Buy Quality Coffee Beans

You can't make a great cup of coffee without quality ingredients, so it all starts here. Specialty stores like Starbucks and Peets sell beans that have been roasted only a few days earlier, but you could also go with the roaster at your local grocery store or even buy bulk online. (If you do go online, be sure to check out the roaster's website to see how fresh its beans are.)

If possible, buy only what you'll use in two weeks--coffee that sits in your pantry for too long will start to lose flavors and aromas. Store it in a tightly sealed container away from light or moisture.

Measure the Coffee and Water Correctly

Fill your coffee maker's carafe with cold tap water to the level marked on the inside of the pot, usually 2 cups (16 oz.). If you're using an 8-cup model, fill it with 6 cups of water.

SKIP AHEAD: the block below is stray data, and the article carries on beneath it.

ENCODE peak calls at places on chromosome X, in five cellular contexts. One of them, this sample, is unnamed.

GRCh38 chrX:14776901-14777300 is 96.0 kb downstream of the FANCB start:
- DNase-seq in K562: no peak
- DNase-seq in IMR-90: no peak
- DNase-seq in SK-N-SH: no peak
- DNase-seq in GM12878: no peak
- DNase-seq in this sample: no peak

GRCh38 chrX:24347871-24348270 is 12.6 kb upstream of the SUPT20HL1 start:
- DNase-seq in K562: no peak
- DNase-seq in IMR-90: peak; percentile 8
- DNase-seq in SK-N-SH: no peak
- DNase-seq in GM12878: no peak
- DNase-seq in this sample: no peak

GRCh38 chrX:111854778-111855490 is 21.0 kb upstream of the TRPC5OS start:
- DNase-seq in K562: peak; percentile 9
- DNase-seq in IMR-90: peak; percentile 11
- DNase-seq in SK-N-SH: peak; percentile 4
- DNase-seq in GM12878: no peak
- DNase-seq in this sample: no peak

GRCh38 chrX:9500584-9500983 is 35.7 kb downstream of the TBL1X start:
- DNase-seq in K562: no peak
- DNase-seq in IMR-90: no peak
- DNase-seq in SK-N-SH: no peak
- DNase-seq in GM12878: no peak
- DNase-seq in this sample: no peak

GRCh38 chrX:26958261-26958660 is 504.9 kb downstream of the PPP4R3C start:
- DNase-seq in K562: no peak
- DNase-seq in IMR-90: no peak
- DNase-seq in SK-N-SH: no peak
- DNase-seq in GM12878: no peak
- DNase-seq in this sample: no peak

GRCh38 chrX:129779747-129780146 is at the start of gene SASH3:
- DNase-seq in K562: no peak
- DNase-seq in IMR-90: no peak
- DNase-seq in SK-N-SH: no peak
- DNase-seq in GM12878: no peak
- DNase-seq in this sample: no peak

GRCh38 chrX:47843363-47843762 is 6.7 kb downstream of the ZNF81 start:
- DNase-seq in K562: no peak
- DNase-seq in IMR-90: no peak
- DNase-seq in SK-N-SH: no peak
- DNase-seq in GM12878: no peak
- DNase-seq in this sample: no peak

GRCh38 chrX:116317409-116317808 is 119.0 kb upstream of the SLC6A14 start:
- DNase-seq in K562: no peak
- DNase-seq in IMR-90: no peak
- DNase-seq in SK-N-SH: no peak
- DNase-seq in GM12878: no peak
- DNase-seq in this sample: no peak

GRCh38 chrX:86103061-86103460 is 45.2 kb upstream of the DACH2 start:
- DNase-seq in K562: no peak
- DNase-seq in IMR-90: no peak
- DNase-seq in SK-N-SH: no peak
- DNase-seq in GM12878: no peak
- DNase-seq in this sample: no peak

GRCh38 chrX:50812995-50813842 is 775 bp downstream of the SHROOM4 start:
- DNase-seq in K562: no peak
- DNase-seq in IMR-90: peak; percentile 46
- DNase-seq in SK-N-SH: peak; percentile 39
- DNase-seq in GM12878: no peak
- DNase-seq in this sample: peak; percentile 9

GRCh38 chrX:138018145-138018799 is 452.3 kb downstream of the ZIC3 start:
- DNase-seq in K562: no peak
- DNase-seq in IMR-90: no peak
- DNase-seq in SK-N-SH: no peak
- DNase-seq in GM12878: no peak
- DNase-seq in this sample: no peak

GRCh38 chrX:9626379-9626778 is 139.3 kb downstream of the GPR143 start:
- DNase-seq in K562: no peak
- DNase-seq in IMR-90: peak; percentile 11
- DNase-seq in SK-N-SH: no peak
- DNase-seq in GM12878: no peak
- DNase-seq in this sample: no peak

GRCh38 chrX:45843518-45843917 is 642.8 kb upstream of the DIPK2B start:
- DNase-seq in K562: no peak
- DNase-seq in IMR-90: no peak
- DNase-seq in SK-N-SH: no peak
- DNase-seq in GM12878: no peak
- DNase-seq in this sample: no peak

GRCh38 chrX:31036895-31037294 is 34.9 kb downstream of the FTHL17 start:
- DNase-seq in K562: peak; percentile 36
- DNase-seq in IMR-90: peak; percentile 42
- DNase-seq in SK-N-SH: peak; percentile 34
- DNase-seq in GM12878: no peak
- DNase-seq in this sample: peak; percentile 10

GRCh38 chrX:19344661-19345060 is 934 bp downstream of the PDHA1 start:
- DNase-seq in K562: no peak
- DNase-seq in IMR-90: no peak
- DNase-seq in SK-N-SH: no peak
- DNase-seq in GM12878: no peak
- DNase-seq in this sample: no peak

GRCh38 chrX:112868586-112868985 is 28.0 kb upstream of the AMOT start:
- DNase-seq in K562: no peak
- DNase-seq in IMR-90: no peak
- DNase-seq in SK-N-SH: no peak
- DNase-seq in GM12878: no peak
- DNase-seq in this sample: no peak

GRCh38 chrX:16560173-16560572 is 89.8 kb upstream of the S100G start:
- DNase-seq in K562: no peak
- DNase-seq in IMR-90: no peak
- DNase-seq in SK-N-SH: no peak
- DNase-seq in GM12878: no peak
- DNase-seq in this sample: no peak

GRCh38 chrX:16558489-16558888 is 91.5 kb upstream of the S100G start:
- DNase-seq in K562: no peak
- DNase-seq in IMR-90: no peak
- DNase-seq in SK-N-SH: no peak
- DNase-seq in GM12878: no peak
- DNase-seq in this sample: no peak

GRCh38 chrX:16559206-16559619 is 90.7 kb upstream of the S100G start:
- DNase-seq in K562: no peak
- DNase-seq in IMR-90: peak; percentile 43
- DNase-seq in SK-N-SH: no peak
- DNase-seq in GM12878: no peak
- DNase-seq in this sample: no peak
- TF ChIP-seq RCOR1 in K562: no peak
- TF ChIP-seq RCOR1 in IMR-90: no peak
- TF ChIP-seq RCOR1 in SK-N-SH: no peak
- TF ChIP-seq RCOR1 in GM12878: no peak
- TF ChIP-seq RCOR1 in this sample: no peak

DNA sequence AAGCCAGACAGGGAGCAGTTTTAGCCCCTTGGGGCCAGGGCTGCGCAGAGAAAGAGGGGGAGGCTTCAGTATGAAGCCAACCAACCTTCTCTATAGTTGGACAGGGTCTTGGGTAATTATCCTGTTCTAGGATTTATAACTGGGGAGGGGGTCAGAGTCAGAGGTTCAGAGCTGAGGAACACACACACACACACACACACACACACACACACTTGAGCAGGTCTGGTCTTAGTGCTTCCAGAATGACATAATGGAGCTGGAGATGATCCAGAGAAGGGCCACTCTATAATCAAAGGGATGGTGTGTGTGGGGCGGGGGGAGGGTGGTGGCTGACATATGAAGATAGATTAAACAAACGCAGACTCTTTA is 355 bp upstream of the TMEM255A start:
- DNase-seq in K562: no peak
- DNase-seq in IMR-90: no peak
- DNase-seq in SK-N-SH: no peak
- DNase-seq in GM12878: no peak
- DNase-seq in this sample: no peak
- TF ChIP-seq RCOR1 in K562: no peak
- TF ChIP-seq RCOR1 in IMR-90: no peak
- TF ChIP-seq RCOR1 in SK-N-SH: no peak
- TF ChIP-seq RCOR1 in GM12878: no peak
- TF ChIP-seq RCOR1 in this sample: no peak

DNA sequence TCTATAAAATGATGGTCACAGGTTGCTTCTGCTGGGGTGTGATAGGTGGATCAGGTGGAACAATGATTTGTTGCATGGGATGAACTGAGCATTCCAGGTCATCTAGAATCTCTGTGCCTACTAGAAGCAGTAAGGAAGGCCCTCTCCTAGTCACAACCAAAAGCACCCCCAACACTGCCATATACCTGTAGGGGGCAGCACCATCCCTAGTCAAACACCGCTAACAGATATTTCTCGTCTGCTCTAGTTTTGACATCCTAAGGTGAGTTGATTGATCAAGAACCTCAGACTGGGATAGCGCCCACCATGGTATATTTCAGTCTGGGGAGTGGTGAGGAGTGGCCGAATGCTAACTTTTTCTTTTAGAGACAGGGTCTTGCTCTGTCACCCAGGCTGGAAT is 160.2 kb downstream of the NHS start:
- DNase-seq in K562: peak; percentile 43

This is crucial. If the water level is off, your coffee will be underextracted (too weak), overextracted (bitter), or both. But don't measure the water in a measuring cup--use your carafe, because it's usually larger than a typical measuring cup and more accurate.

Over- and underextracted coffee taste bad--the former is too weak, the latter bitter. If your type of coffee maker doesn't go by weight, see our guide to brewing coffee for more tips on measuring correctly.

Finally, you'll want to make sure your coffee maker is clean. It's tempting to just fill it up with water and go, but residue from old coffees can affect the flavor of the next one. Run a cycle with just water through the maker at least once a week (any more often if your tap water isn't very good).

If you use an electric kettle to heat your water, make sure it's clean. Bacteria and mineral deposits can build up in or around the heating element. Fill it with a vinegar-and-water solution, then rinse with fresh water and let dry before using.